Smoking is one of the oldest methods of food preservation, mostly for meat or fish. The compounds contained in smoke cause the protein of the product to coagulate which has a preservative effect. At the same time the water content drops by about 10 to 40%. Smoking with hard and soft woods enhances and intensifies the taste, colour, texture and smell of smoked foods. There are two types of smoking. On the one hand, cold-air smoking at around 16 to 26°C for goods requiring longer preservation. This is done using cold smoke houses. On the other hand, hot-air or warm-air smoking at around 80 to 100°C used for goods intended to be consumed directly.
The conventional smoking process with smolder smoke is divided into two phases – the smoking phase and the fresh air phase. During the smoking phase, the food is positioned into a smoking chamber and the smoking material, the so-called smok, is filled into an appropriate tray. The smoking material consists of shavings or flour of hard or soft woods, such as spruce, fir, acorn or birch, selected for their aromatic properties. Then, the smoking material is heated and burns smoothly. This results in a strong development of smoke, which rises and comes into contact with the food. Afterwards follows the so-called fresh air phase. This phase is important to let the smoked product breathe and allow the fine aromas of smoking to develop. The ambient temperature of the fresh air phase has to be similar to the smoking phase. This process is repeated until the desired taste and consistency are achieved.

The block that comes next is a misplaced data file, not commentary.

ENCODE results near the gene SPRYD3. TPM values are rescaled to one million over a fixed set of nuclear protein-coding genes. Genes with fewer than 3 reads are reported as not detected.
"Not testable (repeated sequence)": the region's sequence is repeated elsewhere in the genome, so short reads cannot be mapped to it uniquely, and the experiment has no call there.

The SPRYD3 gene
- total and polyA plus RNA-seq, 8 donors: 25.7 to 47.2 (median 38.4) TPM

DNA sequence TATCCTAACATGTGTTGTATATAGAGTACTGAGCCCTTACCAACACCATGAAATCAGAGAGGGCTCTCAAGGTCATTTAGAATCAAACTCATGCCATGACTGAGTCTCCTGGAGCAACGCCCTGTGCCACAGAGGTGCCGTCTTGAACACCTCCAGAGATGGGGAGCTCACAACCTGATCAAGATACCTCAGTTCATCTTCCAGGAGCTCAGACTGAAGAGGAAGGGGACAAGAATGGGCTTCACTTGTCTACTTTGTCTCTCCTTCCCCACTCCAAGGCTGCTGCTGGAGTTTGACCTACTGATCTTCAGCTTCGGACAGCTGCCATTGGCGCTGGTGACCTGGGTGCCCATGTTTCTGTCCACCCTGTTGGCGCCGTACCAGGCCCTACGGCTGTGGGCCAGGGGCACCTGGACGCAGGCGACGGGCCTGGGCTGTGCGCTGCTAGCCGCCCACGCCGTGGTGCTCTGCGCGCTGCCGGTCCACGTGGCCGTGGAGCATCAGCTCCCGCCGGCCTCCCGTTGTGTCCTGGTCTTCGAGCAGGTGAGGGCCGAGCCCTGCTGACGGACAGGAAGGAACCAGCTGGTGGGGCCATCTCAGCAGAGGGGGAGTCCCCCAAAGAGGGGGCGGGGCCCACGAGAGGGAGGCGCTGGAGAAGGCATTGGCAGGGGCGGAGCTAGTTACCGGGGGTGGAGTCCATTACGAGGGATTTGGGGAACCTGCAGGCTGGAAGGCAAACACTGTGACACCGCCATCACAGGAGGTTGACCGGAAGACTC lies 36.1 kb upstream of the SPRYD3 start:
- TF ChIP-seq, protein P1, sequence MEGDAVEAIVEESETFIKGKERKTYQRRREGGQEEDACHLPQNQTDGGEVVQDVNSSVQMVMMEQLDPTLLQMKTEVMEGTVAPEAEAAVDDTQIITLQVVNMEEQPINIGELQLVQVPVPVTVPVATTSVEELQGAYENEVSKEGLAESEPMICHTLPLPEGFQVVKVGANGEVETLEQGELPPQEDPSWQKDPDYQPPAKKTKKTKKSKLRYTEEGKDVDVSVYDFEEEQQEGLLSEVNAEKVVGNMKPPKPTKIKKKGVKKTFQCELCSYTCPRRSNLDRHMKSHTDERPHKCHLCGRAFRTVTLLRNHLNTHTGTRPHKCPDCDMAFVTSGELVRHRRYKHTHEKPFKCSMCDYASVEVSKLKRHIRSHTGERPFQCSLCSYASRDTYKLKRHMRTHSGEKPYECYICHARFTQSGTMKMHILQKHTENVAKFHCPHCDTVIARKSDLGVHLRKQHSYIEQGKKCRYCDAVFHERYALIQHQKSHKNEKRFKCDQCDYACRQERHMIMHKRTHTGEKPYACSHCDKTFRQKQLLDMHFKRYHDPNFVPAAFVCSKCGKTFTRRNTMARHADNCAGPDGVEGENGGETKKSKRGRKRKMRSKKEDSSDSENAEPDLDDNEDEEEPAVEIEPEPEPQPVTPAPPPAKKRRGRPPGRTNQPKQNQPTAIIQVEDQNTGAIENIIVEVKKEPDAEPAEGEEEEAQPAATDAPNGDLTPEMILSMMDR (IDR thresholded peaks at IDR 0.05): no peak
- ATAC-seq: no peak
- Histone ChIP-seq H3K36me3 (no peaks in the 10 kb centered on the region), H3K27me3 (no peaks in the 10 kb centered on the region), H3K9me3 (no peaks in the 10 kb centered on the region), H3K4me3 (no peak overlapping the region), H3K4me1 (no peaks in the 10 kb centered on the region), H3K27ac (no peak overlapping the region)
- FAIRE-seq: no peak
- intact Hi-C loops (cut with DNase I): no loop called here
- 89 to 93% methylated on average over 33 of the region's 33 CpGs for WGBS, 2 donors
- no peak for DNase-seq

For industrial smoking, large smoke houses are used. A smoke house consists of several smoking chambers which can be connected in series. Via central pipelines, the smoke is fed directly and efficiently into the smoking chambers. Such systems emit large quantities of polluted exhaust air at regular intervals.
Conventional exhaust air purification systems, such as thermal oxidation systems, require large amounts of gas, oil and electrical energy. As a result, such exhaust air purification systems have a very large carbon footprint.
The KMA AAIRMAXX® exhaust air purification system offers a more energy-efficient alternative. The filtration system can be adapted or retrofitted to the specific conditions of the exhaust air purification in smokehouses. The combination of electrostatic precipitator and gas scrubber separates aerosols such as fats, tar or oil mist as well as odors, gases and vapors. The KMA AAIRMAXX® combines cost efficiency with eco-efficiency offering industrial smoke houses great potential to reduce costs and to minimize the carbon footprint.